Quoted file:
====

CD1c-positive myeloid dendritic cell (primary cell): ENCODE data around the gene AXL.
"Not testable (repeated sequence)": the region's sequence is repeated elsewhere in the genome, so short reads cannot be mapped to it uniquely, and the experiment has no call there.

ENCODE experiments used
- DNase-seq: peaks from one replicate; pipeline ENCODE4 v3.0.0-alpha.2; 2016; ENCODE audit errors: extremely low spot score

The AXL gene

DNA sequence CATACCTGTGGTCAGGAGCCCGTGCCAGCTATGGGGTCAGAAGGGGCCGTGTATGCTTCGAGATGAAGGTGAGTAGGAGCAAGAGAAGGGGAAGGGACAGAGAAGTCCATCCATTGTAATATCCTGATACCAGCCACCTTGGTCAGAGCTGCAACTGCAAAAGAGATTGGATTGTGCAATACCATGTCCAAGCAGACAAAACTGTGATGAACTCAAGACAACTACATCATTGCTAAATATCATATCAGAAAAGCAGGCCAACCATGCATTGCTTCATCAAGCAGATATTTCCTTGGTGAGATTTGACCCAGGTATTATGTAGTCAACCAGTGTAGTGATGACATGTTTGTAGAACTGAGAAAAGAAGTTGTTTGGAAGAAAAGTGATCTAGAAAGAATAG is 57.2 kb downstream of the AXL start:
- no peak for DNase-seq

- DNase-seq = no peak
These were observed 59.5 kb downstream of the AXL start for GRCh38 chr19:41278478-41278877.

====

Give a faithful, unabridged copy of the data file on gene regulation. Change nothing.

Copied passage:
CD1c-positive myeloid dendritic cell (primary cell): ENCODE data around the gene AXL.
"Not testable (repeated sequence)": the region's sequence is repeated elsewhere in the genome, so short reads cannot be mapped to it uniquely, and the experiment has no call there.

ENCODE experiments used
- DNase-seq: peaks from one replicate; pipeline ENCODE4 v3.0.0-alpha.2; 2016; ENCODE audit errors: extremely low spot score

The AXL gene

DNA sequence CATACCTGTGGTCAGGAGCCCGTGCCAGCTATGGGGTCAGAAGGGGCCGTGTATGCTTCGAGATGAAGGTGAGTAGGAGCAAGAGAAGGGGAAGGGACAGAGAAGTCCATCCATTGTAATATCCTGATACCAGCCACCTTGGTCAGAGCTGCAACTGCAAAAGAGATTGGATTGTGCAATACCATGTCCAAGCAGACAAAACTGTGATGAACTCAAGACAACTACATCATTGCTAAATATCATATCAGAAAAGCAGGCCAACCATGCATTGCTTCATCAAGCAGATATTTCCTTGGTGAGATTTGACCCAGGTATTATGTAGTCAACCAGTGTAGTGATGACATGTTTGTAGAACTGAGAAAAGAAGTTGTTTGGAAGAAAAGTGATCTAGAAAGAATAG is 57.2 kb downstream of the AXL start:
- no peak for DNase-seq

- DNase-seq = no peak
These were observed 59.5 kb downstream of the AXL start for GRCh38 chr19:41278478-41278877.